At a time of rising protectionism, there are ways in which companies engaged in global trade can legally bypass increasingly restrictive policies.

In fact, for over 100 years, international traders have been following legitimate rules to obtain favourable tariff treatment.

With a slow-burning trade war now fuelling anti-globalisation sentiment, GTR speaks to Robert Silverman, partner at law firm Grunfeld Desiderio Lebowitz Silverman & Klestadt and a member of IR Global, about the opportunities available in global customs and trade laws to minimise the impact of new tariffs and quotas.

The escalating tariff war is already having a very tangible impact on businesses and financiers around the world. Results of an HSBC Navigator survey, which incorporates the views of more than 6,000 businesses across 26 countries and was published in Q1, found that 61% of companies think that governments are becoming more protective of their domestic economies. The survey reported that, as a result, companies are focusing on trading with partners within their own geographic region rather than exploring opportunities further afield.

But there are “self-help” techniques that companies can adopt to ensure ongoing profitability in trade, says Silverman. In this exclusive Q&A, he explains how firms can mitigate trade barriers via commercial contracts and take advantage of free trade zones when agreeing contracts, and why it’s important to understanding import/export regulations across jurisdictions.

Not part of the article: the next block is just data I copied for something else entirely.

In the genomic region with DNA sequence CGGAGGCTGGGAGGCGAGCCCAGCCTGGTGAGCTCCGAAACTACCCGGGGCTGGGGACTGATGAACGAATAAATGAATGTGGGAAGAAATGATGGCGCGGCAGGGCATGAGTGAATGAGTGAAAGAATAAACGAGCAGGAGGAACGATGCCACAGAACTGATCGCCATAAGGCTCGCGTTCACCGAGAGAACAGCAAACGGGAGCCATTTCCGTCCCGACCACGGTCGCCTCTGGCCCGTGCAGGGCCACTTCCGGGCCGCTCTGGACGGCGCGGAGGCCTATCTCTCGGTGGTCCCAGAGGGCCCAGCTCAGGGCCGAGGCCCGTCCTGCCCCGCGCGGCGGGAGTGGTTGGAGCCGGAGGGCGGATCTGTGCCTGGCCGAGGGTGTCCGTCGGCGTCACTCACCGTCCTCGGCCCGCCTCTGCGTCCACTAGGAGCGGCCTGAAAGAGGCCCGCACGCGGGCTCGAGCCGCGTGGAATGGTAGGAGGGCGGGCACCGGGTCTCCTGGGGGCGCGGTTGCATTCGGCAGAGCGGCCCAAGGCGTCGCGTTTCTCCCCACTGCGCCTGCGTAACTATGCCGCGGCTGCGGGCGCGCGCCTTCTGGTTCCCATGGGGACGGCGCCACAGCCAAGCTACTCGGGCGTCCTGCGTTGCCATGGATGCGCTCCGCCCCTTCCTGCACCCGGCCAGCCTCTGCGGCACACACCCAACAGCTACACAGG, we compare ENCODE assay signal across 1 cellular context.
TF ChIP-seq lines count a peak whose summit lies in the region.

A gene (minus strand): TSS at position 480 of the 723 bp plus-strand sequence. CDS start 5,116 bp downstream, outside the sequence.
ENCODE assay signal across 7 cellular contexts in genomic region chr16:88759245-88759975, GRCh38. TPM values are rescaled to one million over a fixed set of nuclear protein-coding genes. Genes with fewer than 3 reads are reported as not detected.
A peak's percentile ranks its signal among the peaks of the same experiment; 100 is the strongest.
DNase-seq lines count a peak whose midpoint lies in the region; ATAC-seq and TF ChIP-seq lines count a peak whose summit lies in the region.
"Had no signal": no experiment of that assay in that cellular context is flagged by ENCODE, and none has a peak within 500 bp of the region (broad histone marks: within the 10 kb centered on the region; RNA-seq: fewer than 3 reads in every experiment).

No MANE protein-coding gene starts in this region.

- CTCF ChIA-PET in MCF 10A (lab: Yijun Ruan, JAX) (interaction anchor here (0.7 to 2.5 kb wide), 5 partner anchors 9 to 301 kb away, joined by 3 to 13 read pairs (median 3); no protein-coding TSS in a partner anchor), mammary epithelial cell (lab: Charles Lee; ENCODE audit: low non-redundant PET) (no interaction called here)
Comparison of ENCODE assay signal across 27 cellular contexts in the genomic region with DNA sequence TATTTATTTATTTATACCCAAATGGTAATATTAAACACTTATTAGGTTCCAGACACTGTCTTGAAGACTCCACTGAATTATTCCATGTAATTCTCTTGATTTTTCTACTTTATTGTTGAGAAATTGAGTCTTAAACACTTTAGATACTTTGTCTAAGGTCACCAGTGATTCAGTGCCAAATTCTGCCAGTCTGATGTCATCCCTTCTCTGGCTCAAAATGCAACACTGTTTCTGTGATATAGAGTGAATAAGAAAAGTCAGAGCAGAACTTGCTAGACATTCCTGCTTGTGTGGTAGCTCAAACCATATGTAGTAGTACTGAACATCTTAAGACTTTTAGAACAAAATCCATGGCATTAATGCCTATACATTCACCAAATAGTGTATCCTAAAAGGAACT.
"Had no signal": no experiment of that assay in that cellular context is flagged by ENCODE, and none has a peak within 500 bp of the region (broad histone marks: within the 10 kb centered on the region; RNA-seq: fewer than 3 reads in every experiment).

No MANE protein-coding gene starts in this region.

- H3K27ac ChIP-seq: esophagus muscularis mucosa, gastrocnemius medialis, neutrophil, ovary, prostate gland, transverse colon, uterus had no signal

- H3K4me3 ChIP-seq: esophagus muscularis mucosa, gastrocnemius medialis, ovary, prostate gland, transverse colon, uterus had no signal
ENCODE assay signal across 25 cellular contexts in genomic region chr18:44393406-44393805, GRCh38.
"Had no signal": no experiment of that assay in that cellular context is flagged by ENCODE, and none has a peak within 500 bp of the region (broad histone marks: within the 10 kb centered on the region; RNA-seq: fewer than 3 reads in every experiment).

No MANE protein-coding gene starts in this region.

GTR: Is the world economy becoming more protectionist?

Silverman: Not really. Sovereign nations have always protected certain ‘sweetheart’ business sectors with high duty rates or quotas to permit those industries to flourish without interference from foreign producers. Over the years we have seen a trend for countries to enter into free trade agreements to reduce customs duties on products that have not been blessed with protection. In the past year, however, the US administration has imposed additional customs duties and quotas to rectify what it claims to be unfair trade practices by Chinese exporters and flooded steel and aluminium markets from most of the US’ trading partners.

President Donald Trump’s theory is that additional duties or quotas can be used to boost US production of certain products, and eliminate unfair behaviour by its trading partners. In addition, the US department of commerce has created a domestic producer-friendly market which has encouraged a plethora of antidumping duty (ADD) and countervailing duty (CVD) cases which have also taken a large bite out of the profits of importers of certain products.

We don’t see this type of activity by other countries, except that they are passing retaliatory tariffs to strike back at the ever-growing list of US-protected companies.


GTR: Is there anything that an international trader can do to avoid these new protectionist policies?

Silverman: In addition to the slow moving political route or filing claims at the World Trade Organisation, international companies can use the opportunities available in the customs and trade laws to minimise the impact of these new tariffs and quotas. Remember, most of the world works with the same tariff classification and valuation codes, so the rules are available to everyone. We are suggesting relying on old chestnuts to provide self-help: